7. Apr 5, 2009 #6
    You say you don't care about the money/salary part of the career, yet why is it that you've posted up all of these threads?

    I'm pretty sure you've gotten all of the answers you could possibly need from all those threads.

    Not to mention that most of those answers (including mine) aren't worth very much as they're usually anecdotal or second hand sources. You'll have better luck finding more substantial information with regards to salary through profession statistics and labor/industry data.

    Asking about the whereabouts for the future of Aerospace mean salary

    Pay with regard to being a "rocket scientist" (AKA aerospace engineering variant, physics variant)

    Pay, once again, with regard to being a "rocket scientist"

    Pay with regard to being a physicist
  8. Apr 5, 2009 #7
    okay, yeah i just admitted i do care about money. But not to a point that it'll totally change my future. I posted those threads because i wanted information. And you know what i did get a lot of helpful information. Sorry if i may have sounded like a hipercrite but seriously who cares what i said. I think you should ignore the fact that i care about money or not, if you want to help go ahead but you don't have worry about me if you don't want. So from now on i'm not going to say that i don't care about money. The only reason i say that is because i don't want to get replies like all you think about is money. This thread wasn't suppose to be all about salaries i wanted to know what makes a good physicist. And if there was such a thing as a engineering physicist.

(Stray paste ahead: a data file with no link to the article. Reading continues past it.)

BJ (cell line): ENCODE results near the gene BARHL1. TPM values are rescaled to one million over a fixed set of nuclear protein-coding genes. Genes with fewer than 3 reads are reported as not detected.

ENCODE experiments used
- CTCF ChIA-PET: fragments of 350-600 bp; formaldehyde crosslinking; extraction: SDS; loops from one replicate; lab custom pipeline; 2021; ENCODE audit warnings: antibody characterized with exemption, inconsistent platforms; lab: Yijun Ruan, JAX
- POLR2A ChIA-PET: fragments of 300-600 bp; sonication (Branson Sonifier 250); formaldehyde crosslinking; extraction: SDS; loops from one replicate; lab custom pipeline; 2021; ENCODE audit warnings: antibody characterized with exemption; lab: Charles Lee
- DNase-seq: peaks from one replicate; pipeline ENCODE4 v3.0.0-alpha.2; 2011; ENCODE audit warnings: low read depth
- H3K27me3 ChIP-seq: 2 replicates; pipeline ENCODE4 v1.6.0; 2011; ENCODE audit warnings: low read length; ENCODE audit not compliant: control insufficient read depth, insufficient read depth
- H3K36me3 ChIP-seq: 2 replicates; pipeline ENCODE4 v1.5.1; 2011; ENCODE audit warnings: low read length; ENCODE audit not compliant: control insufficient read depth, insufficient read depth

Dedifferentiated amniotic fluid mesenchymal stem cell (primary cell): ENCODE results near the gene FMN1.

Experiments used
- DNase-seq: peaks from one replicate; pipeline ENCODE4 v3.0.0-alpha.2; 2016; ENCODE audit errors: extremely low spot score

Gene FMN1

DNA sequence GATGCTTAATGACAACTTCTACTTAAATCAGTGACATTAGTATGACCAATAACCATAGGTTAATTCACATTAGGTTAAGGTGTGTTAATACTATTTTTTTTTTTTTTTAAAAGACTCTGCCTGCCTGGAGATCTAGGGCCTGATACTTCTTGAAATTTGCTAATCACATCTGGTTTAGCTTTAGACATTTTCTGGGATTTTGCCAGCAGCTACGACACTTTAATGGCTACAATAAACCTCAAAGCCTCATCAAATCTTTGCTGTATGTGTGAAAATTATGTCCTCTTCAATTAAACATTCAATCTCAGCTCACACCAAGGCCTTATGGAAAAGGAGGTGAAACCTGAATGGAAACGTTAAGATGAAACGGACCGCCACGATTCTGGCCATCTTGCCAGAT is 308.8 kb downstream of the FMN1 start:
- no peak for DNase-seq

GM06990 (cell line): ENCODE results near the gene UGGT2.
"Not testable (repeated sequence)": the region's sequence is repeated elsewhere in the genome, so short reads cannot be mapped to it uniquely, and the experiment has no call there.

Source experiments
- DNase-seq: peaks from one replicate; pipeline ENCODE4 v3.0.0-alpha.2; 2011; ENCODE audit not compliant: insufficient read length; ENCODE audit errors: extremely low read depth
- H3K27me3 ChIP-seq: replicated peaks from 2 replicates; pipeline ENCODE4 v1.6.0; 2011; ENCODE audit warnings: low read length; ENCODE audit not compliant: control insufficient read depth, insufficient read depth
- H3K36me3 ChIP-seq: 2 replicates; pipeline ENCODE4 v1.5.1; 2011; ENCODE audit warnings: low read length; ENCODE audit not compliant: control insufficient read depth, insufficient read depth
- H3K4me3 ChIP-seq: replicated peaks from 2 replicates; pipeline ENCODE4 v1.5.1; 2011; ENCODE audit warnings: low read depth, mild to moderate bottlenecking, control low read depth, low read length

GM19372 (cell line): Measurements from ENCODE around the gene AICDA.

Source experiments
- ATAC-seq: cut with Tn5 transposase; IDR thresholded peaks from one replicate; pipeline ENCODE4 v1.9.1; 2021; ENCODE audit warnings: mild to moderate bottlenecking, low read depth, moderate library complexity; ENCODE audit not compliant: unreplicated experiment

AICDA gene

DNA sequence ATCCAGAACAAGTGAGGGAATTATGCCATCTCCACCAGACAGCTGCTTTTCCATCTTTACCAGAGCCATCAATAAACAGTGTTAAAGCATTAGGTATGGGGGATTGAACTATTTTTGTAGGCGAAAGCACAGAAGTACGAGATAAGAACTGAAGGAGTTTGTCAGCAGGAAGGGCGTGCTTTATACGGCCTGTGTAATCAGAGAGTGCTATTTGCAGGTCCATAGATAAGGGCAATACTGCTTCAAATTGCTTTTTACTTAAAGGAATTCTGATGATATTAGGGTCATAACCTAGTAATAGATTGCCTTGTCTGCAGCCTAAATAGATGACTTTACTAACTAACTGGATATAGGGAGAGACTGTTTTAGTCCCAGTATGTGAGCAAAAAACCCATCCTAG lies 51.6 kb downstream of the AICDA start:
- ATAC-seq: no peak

9. Apr 5, 2009 #8


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    I think we can cut TOE some slack here. If I recall, in one of his posts he mentioned that he (or she) isn't even in high school yet. I think he's just trying to investigate a career path. When I was that age I wanted to be a private investigator and drive a Ferrari.

    Lots of physicists go on to develop the technology they create. Varian Medical Systems was started by a pair of brothers who developed the first klystron microwave amplifier - and now it's a huge company. Numerous medical physicists have gone on to found companies based technologies they first took an interest in academically. Some recent examples include Tomotherapy Inc. and Resonant Medical. Jozef Straus - one of the founders of what is now JDS Uniphase, is a physicist.